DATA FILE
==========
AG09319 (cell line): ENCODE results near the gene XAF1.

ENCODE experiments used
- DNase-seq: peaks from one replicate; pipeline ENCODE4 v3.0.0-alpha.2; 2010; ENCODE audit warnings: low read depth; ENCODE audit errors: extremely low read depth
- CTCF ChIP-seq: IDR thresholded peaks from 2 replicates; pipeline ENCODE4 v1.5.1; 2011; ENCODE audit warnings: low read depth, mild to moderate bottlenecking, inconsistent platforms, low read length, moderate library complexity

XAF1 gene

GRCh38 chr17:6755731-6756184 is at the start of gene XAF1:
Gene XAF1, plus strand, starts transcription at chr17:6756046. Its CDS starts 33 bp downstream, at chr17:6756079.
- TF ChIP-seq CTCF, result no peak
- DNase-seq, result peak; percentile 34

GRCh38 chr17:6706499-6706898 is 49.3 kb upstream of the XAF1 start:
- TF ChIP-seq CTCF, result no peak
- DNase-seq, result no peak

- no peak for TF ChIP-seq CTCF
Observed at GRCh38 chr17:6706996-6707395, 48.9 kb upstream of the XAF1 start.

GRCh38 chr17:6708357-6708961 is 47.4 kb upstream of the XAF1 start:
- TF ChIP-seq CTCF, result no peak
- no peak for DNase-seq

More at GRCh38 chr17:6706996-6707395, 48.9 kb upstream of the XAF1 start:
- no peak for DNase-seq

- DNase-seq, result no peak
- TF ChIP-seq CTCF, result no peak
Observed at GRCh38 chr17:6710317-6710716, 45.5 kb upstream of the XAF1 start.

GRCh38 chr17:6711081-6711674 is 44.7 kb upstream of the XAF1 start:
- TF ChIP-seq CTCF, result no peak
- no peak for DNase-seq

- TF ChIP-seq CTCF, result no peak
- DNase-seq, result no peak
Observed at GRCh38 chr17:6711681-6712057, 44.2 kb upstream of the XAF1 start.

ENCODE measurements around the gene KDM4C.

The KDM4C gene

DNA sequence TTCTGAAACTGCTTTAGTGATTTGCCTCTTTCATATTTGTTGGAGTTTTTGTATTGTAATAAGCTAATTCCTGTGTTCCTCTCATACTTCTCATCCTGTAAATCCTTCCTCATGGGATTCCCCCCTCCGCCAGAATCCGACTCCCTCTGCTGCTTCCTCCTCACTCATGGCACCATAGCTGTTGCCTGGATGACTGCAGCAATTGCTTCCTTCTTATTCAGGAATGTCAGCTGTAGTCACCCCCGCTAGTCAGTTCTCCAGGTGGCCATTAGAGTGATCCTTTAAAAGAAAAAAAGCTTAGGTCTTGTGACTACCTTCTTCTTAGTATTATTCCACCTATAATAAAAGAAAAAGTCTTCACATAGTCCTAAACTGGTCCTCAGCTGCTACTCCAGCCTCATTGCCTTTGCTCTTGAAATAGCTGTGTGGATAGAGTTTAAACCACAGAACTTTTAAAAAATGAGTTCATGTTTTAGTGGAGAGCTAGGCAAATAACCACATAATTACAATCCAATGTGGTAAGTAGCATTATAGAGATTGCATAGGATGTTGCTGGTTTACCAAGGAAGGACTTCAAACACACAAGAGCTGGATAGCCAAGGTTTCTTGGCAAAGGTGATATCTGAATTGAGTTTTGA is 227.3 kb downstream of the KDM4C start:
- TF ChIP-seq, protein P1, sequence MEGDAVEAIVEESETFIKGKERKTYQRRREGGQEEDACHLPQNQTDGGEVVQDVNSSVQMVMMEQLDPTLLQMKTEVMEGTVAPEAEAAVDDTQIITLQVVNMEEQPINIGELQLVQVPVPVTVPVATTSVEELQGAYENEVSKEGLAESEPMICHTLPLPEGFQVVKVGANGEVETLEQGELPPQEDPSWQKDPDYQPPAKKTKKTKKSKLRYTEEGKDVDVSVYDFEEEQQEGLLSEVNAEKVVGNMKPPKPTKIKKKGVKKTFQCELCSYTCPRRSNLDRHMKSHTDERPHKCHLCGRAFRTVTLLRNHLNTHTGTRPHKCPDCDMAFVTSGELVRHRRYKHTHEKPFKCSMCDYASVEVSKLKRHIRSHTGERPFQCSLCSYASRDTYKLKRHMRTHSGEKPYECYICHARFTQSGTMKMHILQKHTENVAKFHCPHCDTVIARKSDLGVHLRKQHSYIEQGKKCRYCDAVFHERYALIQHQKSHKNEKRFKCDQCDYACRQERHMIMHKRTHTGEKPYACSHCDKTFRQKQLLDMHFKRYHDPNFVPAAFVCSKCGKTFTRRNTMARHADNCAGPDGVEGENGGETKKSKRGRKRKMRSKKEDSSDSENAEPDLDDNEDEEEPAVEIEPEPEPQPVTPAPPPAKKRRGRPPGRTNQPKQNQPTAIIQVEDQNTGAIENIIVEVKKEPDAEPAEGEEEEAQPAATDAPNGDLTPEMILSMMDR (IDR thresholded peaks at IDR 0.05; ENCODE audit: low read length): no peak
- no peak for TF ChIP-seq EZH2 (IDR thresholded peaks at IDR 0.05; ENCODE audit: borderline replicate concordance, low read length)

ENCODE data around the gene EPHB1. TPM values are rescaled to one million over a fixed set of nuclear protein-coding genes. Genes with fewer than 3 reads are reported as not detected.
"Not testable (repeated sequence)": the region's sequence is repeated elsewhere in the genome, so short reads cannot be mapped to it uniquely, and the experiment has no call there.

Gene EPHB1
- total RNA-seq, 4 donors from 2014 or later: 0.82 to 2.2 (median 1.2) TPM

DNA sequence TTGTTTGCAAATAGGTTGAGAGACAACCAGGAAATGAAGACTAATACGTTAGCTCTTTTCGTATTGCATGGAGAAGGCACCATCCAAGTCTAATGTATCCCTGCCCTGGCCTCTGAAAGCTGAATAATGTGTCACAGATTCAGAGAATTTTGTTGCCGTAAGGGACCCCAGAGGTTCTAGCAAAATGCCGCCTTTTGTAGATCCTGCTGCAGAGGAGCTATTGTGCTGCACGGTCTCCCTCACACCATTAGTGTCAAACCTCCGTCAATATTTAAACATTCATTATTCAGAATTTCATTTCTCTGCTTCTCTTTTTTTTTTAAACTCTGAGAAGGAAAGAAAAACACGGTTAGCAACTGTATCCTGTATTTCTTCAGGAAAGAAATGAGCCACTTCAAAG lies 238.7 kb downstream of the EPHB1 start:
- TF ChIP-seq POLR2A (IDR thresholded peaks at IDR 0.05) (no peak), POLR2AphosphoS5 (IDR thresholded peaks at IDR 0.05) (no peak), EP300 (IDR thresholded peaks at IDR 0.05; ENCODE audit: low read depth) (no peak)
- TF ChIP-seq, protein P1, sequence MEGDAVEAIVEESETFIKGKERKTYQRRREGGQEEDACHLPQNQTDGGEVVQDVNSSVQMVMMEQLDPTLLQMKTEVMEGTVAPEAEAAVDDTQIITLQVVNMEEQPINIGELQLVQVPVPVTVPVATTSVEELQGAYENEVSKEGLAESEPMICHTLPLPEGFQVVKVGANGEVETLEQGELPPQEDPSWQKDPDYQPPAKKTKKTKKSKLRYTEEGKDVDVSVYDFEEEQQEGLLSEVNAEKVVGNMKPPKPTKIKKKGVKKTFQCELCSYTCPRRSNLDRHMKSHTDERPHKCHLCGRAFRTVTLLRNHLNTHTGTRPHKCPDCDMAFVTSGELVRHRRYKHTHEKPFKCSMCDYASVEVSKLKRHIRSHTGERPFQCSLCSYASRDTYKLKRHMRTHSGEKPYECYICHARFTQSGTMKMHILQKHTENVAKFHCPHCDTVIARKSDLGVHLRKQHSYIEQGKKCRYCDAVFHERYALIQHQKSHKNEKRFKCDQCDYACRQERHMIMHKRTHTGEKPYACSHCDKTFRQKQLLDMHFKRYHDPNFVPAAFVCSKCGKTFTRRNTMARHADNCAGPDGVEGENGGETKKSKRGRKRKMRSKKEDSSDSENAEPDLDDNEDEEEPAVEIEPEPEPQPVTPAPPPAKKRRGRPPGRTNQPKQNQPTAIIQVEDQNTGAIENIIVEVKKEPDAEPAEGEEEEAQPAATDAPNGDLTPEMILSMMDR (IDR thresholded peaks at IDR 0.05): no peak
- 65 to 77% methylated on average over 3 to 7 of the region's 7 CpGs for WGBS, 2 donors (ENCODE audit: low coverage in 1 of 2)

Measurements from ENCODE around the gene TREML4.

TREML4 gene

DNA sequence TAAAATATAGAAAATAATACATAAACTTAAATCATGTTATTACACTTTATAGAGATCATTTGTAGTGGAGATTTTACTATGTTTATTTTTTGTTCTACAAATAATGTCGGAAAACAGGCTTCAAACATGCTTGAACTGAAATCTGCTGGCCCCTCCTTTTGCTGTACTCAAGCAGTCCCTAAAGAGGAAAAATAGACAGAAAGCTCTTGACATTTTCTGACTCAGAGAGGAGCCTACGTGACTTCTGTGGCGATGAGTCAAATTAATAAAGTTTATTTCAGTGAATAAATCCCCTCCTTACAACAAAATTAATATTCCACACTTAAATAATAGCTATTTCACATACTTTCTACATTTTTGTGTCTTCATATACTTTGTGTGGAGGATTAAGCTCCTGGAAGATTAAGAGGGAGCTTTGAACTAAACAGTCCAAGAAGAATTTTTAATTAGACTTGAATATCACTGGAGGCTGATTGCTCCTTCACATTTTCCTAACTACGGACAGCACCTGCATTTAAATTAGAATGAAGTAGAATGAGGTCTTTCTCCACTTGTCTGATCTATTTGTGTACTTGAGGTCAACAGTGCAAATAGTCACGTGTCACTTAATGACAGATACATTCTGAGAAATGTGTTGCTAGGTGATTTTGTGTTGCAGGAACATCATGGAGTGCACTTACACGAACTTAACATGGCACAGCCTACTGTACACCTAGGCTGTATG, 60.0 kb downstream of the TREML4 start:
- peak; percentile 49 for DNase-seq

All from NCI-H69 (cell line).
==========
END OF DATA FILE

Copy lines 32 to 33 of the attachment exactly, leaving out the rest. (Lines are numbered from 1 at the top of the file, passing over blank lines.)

- TF ChIP-seq, protein P1, sequence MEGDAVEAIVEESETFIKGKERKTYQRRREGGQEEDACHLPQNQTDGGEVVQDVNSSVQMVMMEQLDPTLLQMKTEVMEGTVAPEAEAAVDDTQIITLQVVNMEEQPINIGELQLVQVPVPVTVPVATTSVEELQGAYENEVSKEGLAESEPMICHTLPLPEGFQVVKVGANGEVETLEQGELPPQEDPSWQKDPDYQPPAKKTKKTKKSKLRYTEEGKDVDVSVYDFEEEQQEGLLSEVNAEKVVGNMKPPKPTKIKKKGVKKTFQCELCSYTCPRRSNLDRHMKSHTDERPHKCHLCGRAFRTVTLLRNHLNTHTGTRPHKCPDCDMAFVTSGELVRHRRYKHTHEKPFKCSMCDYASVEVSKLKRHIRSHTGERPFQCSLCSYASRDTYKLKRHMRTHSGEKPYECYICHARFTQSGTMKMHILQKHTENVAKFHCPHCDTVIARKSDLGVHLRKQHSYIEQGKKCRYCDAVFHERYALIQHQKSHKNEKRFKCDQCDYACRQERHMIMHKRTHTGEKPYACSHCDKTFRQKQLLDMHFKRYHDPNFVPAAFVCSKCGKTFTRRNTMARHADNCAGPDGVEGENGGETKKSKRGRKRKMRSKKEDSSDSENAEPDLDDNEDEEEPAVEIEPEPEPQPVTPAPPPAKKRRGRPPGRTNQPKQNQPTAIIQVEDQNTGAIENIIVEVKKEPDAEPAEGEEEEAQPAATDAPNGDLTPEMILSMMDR (IDR thresholded peaks at IDR 0.05; ENCODE audit: low read length): no peak
- no peak for TF ChIP-seq EZH2 (IDR thresholded peaks at IDR 0.05; ENCODE audit: borderline replicate concordance, low read length)